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Imposter Syndrome

A Reality Check for Imposter Syndrome

Lean on those outside of your typical circle for support.

By Sofia Quaglia

Many people sometimes feel like a fraud—even if they possess the skills to succeed or have already notched key achievements.

This perception of inadequacy and feeling as though others simply aren’t aware of one’s true level of competence is colloquially known as “imposter syndrome” or “impostorism.” It may occur in the classroom or the workplace, and it can undermine one’s performance or lead to an early career exit. It’s also correlated with measures of anxiety and depression.

The pitfalls of impostorism underscore the need to identify effective coping strategies. Turning to people outside of one’s academic or professional circle for support may be a useful approach, a recent study published in the Journal of Vocational Behavior suggests—perhaps because such people can help one reassess one’s value and reflect on priorities.

“These people were able to help recalibrate the person’s perspective,” says lead researcher Richard Gardner, of the Lee Business School at the University of Nevada, Las Vegas. “They could say, ‘You’re actually doing quite well. You see the good in [your peers], but everybody sees that in you as well.’”

Jacob Lund/Shutterstock
Source: Jacob Lund/Shutterstock

He and his colleagues examined a cohort of young professionals in a rigorous undergraduate program for accounting and finance. They first conducted 20 in-depth interviews, exploring if and why the respondents perceived themselves as impostors and how they addressed or escaped that feeling.

The interviewees reported using a variety of tactics, including both potentially helpful and harmful ones. They engaged in unrelated activities, such as playing sports or videogames, to distract themselves. They masked their feelings of impostorism with false confidence. They shifted who they were comparing themselves to, reflecting on how they were performing on a larger scale. They sought out social and emotional support or provided it to others who may have felt similarly, fostering a sense of community.

The researchers further investigated the role of social support by surveying 213 young professionals in the same program. The participants completed three surveys throughout the year detailing their feelings of impostorism and the kinds of support they received.

The more participants reported receiving support from peers in their program, the more they tended to agree with statements such as “Sometimes I’m afraid others will discover how much knowledge or ability I really lack.” The interviews conducted in the earlier study suggested to the researchers that peer interactions may have fed feelings of incompetence, rejection, and self-doubt and perpetuated the comparison between them and their peers.

By contrast, perceiving general support from family, friends, or a “special person” was associated with lower levels of imposter beliefs. The researchers suggest this may be partly because such close others are the most likely to care for an up-and-coming professional unconditionally—regardless of how they perform in their chosen field. The previously conducted interviews suggested that these individuals may confirm one’s sense of worth and help one put doubts into context and reevaluate perceived inadequacy.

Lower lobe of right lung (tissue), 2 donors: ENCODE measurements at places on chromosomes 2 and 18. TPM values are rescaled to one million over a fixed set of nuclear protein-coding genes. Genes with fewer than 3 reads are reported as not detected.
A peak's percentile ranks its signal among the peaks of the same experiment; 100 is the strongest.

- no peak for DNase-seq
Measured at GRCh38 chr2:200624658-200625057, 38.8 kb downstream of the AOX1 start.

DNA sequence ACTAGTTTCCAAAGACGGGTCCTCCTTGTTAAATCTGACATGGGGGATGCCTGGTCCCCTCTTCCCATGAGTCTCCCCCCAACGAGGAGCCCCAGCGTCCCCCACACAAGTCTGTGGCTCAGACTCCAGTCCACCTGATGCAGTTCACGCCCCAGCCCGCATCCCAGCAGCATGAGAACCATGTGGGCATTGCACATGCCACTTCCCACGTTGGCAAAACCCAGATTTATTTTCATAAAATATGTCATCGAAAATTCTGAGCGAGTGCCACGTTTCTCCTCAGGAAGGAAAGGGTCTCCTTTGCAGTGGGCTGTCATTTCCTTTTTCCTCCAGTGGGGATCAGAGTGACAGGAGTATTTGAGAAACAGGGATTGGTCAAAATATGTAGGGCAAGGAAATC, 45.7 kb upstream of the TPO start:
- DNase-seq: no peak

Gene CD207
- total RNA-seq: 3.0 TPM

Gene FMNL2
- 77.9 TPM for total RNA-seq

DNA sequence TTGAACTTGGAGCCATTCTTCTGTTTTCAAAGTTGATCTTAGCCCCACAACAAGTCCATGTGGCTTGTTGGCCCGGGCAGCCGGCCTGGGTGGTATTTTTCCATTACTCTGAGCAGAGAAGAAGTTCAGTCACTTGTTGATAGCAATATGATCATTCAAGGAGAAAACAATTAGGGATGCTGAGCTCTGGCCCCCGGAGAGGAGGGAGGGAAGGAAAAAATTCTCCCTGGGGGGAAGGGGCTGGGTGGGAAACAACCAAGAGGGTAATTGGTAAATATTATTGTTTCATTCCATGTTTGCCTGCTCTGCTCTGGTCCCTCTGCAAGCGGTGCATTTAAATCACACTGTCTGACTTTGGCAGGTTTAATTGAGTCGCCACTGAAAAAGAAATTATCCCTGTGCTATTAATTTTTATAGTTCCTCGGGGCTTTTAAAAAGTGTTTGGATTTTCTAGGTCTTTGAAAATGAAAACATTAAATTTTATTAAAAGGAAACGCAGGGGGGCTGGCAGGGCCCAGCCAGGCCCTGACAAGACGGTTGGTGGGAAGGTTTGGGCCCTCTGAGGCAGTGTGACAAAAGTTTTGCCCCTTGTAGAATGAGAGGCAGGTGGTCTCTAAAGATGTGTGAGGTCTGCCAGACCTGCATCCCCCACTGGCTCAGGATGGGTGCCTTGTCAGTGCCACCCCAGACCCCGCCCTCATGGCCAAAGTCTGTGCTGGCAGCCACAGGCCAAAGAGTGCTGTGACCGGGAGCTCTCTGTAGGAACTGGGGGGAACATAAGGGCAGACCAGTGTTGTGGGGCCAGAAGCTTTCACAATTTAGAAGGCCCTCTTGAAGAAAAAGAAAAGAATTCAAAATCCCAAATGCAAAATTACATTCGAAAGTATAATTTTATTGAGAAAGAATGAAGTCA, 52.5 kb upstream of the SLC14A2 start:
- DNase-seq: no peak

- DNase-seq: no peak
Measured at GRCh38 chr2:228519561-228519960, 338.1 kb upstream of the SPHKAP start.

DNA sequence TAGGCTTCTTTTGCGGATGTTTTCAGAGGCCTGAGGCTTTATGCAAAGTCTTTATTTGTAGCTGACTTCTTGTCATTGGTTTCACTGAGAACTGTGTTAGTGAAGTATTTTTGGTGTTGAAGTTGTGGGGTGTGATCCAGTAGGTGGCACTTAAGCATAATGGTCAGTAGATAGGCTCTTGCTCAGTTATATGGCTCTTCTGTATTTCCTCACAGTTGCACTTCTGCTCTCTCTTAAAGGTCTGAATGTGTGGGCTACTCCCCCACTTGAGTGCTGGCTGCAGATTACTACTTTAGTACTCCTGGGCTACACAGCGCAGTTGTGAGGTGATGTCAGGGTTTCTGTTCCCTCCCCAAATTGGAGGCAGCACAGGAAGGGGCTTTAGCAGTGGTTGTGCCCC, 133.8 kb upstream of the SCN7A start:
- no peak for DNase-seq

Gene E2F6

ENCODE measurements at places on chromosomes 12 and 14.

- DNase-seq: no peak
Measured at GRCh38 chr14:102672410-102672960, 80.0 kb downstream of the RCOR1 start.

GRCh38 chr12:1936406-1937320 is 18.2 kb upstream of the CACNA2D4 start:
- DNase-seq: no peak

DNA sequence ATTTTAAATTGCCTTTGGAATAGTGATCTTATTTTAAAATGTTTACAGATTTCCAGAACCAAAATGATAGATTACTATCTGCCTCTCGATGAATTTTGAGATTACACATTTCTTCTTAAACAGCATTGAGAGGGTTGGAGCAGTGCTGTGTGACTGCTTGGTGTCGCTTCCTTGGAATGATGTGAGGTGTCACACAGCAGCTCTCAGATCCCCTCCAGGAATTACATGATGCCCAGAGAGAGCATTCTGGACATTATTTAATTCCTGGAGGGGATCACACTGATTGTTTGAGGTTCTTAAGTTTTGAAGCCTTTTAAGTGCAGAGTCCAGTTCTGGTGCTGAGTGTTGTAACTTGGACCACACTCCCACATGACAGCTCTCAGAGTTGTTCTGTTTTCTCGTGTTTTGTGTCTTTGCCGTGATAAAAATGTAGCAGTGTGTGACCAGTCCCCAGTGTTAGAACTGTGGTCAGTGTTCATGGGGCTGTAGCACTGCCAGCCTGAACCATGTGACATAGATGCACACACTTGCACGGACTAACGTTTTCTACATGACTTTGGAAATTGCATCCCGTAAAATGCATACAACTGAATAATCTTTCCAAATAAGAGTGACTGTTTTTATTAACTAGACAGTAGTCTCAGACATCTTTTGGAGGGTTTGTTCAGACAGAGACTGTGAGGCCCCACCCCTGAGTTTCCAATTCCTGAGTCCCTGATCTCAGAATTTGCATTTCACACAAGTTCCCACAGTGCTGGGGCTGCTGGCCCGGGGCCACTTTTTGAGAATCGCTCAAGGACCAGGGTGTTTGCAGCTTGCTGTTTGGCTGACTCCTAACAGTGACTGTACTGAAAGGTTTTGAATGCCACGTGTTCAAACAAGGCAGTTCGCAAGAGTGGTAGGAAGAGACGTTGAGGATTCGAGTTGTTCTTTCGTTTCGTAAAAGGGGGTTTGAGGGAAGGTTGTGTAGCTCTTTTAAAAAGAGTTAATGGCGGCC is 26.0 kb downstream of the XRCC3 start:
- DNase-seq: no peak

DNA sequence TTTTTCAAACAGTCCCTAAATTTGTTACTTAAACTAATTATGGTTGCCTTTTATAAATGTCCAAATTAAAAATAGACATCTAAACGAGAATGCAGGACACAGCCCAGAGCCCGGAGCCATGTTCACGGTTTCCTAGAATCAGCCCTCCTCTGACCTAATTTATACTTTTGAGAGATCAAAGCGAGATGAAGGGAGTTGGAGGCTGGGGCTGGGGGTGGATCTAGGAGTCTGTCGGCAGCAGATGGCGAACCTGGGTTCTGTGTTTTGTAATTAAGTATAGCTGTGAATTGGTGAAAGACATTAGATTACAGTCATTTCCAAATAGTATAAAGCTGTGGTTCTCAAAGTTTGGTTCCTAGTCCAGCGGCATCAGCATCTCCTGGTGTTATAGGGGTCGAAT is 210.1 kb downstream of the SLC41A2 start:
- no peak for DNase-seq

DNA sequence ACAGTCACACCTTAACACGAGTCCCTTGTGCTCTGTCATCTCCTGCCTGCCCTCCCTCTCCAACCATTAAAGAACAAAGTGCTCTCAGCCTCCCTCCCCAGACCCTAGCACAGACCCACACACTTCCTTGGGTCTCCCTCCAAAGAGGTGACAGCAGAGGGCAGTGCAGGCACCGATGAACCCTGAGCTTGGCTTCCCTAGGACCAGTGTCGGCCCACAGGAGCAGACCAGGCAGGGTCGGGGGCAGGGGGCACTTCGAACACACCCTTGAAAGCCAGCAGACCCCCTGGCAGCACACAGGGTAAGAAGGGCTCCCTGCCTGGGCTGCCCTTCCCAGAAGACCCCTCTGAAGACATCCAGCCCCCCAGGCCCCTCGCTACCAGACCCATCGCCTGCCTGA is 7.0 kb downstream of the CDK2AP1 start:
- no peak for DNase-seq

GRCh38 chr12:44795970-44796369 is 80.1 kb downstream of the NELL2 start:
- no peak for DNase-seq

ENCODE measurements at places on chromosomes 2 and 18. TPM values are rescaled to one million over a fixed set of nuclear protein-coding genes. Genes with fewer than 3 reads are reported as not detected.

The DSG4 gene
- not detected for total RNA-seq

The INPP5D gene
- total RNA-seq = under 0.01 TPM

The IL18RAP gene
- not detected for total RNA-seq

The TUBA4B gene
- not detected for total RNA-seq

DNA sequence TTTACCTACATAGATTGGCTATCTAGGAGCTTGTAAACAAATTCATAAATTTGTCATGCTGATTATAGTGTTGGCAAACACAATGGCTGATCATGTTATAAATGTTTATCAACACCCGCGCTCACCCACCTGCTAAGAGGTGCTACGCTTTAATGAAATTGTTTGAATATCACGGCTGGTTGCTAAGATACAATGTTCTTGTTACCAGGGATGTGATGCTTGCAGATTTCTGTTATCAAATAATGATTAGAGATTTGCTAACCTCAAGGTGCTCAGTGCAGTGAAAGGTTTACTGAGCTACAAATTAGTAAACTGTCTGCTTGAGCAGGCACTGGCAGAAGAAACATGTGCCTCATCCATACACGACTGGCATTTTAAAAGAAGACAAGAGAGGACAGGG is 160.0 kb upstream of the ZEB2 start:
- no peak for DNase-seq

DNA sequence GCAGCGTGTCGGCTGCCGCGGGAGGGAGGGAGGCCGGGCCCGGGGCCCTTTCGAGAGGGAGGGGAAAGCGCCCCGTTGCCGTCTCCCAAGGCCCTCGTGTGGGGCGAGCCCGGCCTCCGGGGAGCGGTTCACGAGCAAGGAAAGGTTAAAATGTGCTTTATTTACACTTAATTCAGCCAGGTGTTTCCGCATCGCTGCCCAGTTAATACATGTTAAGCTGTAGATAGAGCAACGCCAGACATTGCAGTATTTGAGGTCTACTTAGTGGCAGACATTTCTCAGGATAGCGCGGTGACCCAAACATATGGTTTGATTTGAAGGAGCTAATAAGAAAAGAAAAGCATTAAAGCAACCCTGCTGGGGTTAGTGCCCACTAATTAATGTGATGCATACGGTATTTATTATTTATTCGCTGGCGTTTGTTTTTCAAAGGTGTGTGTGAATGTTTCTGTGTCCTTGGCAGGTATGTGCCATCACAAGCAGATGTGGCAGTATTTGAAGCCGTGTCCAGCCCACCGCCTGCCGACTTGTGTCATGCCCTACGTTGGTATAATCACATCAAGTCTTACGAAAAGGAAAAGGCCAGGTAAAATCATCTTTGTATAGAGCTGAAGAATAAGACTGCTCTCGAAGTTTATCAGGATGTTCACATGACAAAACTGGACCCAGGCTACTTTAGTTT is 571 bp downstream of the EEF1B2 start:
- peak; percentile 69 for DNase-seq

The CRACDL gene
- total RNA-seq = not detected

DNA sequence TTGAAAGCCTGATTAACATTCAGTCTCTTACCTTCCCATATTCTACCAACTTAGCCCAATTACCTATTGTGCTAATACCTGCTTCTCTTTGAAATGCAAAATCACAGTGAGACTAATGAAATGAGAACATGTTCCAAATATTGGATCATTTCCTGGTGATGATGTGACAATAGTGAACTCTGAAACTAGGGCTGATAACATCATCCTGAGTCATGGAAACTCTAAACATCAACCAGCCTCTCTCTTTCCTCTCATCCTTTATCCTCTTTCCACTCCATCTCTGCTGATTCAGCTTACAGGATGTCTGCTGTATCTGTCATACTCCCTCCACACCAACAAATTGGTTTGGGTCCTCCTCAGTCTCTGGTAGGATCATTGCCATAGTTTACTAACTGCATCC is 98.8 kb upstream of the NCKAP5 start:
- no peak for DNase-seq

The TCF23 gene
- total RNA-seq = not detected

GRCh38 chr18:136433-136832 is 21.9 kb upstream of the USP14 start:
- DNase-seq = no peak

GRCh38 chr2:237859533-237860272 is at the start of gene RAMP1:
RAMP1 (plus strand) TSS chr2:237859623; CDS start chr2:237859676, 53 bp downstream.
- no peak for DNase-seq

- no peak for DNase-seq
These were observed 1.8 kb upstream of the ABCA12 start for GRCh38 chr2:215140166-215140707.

Based on the interviewees’ accounts, feelings of impostorism seemed to be lower when there was a sense of equality in the relationship between the respondent and the person they were going to for assistance, especially within their peer group. That could be because impostorism is fed by a lack of information about how much others are struggling or succeeding, according to Gardner, and may be reduced when others are open about their feelings of self-doubt.

“Having a social support system is great—depending on what they’re trying to reflect back to you,” asks Adam Persky of University of North Carolina at Chapel Hill, who was not involved with the research. Having a parent tell you that you’re great, for example, may still have to be accompanied by practical facts and examples about your accomplishments to dispel feelings of fraudulence, Persky says. “Are these people actually going to provide you with data to remove your cognitive distortion?”

Plus, people in competitive environments need to learn how to accept praise and internalize positive feedback, according to Persky. Raising awareness of impostor syndrome is also key. “Some of these students didn’t even know they had imposter syndrome,” he says. “What does it look like when you see it? What is the trigger? Is it always there?”

Gardner suggests that leaders in academic and professional settings foster a culture of support, making sure that professors encourage students and that colleges and business leaders provide access to counseling for those who need it. Members of competitive communities could also share personal failures and weaknesses to help change how people view their coworkers and readjust warped standards to which some individuals hold themselves. For example, Gardner shares with his students Princeton professor Johannes Haushofer’s curriculum vitae of failures, a public resume of all the times the professor did not get a position, a grant, or a research project.

“These types of experiences bring people down to earth,” Gardner says.

Sofia Quaglia is a Psychology Today Editorial Intern.


Richard G. Gardner, Jeffrey S. Bednar, Bryan W. Stewart, James B. Oldroyd, Joseph Moore. “I must have slipped through the cracks somehow”: An examination of coping with perceived impostorism and the role of social support. Journal of Vocational Behavior, 2019.

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